February 15, 2017
Blue collar backlash in technology

Blue-collar Backlash: Are We Too Arrogant in IT?

Some things really get IT folks riled up. One of them is a recent article in Wired claiming that coding is the next big blue collar job. While it sounds like a sign of hope and opportunity, it’s created a backlash amongst IT professionals -- one that uncovers the “belly of the beast.” As an industry insider, I've heard this blue collar job idea unleash fears, assumptions and what sounds like territorial sandbox whining amongst software developers, as in "Here comes more crappy code" or "These guys won't be experienced enough to do what I do."
February 13, 2017
diversity and inclusion in technology

Jarryd Bootcamp Instructor Course Report Interview

Jarryd Huntley: Instructor Spotlight on Course Report Our lead bootcamp instructor Jarryd Huntley was recently interviewed by Course Report.  Check out his interview here.
February 1, 2017
Computer Science Education Policy Microsoft The Hill

We Can Code IT on NPR’s Sound of Ideas

We Can Code IT's Lauren Holloway inspires women of color in tech! Listen to her inspiring journey on NPR's Sound of Ideas.
January 10, 2017
WCCI and TechHire at the White House

White House Welcomes Cleveland’s “We Can Code IT” at Tech Industry Event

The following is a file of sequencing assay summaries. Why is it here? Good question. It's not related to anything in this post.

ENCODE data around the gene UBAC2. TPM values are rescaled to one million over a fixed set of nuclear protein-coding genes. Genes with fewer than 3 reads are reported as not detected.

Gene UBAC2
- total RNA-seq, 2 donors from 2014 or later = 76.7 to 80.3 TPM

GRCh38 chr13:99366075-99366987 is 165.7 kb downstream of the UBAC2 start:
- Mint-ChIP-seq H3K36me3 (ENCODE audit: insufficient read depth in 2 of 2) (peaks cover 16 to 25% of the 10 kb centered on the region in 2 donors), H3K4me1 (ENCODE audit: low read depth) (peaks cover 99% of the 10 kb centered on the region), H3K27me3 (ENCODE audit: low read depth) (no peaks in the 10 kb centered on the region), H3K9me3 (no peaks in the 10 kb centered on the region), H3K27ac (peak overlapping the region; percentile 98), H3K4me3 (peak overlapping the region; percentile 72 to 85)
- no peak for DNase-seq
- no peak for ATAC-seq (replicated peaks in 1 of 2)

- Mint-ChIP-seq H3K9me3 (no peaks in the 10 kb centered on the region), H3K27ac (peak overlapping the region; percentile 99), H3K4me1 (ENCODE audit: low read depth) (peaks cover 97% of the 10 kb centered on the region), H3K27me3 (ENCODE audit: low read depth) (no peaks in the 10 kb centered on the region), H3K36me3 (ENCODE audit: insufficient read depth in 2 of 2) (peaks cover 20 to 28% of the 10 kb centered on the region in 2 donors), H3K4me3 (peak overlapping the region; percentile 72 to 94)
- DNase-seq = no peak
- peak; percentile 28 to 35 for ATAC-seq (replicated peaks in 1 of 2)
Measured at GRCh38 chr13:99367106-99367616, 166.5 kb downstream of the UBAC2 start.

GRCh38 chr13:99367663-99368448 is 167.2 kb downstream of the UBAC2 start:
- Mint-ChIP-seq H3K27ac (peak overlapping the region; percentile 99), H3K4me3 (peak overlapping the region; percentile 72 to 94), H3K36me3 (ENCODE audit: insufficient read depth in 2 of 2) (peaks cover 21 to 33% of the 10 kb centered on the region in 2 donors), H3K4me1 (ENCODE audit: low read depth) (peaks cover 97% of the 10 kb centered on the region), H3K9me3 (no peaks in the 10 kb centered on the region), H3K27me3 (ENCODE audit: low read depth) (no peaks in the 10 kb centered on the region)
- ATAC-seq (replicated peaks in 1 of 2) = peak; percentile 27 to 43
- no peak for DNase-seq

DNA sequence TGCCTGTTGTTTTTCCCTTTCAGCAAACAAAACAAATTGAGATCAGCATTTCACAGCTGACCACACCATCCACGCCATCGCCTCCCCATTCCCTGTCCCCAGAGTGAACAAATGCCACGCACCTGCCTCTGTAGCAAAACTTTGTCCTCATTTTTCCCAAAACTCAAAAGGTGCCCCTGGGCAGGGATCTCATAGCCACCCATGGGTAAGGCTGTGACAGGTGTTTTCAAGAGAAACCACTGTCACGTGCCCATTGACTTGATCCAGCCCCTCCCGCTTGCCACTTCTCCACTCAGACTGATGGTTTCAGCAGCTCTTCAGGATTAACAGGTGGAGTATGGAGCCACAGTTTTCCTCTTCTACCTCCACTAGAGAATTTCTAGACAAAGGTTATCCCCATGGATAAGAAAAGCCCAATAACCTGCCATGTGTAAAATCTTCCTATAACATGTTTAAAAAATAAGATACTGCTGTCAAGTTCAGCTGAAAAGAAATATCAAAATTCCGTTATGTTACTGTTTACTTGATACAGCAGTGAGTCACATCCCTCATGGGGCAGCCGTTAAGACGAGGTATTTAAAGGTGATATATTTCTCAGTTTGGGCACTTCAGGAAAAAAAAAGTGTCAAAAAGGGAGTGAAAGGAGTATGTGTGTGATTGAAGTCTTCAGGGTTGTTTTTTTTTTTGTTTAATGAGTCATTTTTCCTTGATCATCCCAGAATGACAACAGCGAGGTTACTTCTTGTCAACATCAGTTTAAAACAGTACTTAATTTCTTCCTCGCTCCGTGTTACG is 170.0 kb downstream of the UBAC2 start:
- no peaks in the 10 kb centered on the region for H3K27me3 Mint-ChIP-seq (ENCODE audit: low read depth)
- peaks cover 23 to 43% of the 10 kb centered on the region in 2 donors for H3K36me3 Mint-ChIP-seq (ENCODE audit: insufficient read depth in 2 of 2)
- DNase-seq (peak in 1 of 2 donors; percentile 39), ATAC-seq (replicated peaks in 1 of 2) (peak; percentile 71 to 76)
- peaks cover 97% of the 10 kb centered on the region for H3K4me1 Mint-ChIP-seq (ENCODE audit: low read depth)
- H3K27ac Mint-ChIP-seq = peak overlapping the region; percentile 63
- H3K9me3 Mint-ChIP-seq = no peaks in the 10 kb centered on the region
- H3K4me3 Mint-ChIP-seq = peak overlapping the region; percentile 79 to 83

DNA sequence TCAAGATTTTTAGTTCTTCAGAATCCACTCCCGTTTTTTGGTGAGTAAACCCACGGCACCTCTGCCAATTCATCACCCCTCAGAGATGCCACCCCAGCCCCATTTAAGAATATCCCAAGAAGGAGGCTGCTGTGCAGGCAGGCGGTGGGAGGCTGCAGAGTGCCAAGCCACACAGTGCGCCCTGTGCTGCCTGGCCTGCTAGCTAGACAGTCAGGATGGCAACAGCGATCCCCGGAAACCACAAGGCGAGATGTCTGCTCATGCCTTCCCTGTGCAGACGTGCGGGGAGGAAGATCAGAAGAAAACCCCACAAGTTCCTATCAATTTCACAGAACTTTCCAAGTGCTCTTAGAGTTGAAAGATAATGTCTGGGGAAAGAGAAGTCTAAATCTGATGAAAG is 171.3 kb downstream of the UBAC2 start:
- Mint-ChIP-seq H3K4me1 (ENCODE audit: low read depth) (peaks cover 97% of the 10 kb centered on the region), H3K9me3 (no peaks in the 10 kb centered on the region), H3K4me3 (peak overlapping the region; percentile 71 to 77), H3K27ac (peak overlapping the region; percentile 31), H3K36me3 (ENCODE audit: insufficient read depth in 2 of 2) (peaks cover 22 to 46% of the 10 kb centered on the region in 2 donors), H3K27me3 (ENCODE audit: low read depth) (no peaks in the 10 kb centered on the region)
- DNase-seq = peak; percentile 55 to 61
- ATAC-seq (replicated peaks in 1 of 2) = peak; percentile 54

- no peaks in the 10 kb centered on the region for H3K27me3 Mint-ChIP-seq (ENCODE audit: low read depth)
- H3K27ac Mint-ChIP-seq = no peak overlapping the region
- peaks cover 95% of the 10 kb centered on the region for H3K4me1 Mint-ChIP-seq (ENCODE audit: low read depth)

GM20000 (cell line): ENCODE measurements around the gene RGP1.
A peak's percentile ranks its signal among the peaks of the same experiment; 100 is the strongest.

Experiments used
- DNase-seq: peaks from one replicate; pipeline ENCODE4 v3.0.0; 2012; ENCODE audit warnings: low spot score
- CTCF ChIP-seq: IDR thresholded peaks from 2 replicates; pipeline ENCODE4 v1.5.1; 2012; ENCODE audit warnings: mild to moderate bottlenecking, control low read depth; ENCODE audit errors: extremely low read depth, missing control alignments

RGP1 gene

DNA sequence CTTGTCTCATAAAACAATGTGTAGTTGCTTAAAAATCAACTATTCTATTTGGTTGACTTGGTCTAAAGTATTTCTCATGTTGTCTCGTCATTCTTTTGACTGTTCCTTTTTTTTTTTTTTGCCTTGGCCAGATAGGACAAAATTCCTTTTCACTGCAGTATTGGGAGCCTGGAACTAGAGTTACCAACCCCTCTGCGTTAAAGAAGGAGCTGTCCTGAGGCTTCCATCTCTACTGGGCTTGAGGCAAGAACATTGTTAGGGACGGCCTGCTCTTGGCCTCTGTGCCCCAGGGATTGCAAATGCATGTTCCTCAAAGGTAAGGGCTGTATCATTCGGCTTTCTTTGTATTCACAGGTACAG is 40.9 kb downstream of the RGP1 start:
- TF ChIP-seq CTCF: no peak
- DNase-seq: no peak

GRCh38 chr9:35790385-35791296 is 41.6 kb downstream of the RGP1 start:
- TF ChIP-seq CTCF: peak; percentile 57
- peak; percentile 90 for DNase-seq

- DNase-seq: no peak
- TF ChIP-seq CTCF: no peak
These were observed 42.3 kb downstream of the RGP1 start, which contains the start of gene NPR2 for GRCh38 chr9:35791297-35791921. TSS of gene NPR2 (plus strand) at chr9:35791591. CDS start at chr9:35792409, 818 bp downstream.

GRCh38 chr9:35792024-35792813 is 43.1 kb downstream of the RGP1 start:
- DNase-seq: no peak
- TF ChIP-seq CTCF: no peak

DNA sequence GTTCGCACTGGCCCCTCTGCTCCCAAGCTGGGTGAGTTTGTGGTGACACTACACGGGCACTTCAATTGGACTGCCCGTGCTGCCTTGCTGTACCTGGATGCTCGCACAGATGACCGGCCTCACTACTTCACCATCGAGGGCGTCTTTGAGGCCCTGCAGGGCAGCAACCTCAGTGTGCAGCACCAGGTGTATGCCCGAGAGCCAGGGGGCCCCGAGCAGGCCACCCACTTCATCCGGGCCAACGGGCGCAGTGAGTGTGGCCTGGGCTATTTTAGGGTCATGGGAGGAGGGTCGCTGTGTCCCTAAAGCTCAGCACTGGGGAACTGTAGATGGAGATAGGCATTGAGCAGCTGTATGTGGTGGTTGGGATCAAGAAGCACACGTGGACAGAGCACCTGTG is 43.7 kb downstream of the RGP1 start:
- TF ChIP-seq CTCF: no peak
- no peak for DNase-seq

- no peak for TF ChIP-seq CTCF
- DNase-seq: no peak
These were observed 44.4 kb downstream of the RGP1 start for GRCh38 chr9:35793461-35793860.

White House Welcomes Cleveland’s “We Can Code IT” at Tech Industry Event CLEVELAND, OH (January 5, 2017) Indira Samuels was a recent college graduate and a single mom earning $15,000 a year working for Teach for America in Cleveland.  While teaching her students how to do computer coding, she decided to become a coder herself. After a 22-week coding bootcamp with Cleveland’s We Can Code IT, Samuels was offered a role as software engineer and a starting salary of $60,000. This is the kind of success story celebrated at the White House TechHire event in December.
January 9, 2017
Hidden Figures Movie Poster

“Hidden Figures” Film Inspires Cleveland’s Next Generation of Women & Minorities in Tech Fields

“Hidden Figures” Film Inspires Cleveland’s Next Generation of Women & Minorities in Tech Fields CLEVELAND, OH (January 6, 2017)   Most of us know about John Glenn and Neil Armstrong – but few know that a group of brilliant African-American women mathematicians working at NASA helped Glenn become the first American to orbit the earth in the historic 1962 launch in the space race against Russia. That’s the untold story behind the new 21st Century Fox film Hidden Figures, released nationwide on January 6. Here in Cleveland, the film shines a light on the growing need to include women and minorities in science, technology, engineering and math – particularly in IT and software development.
December 21, 2016

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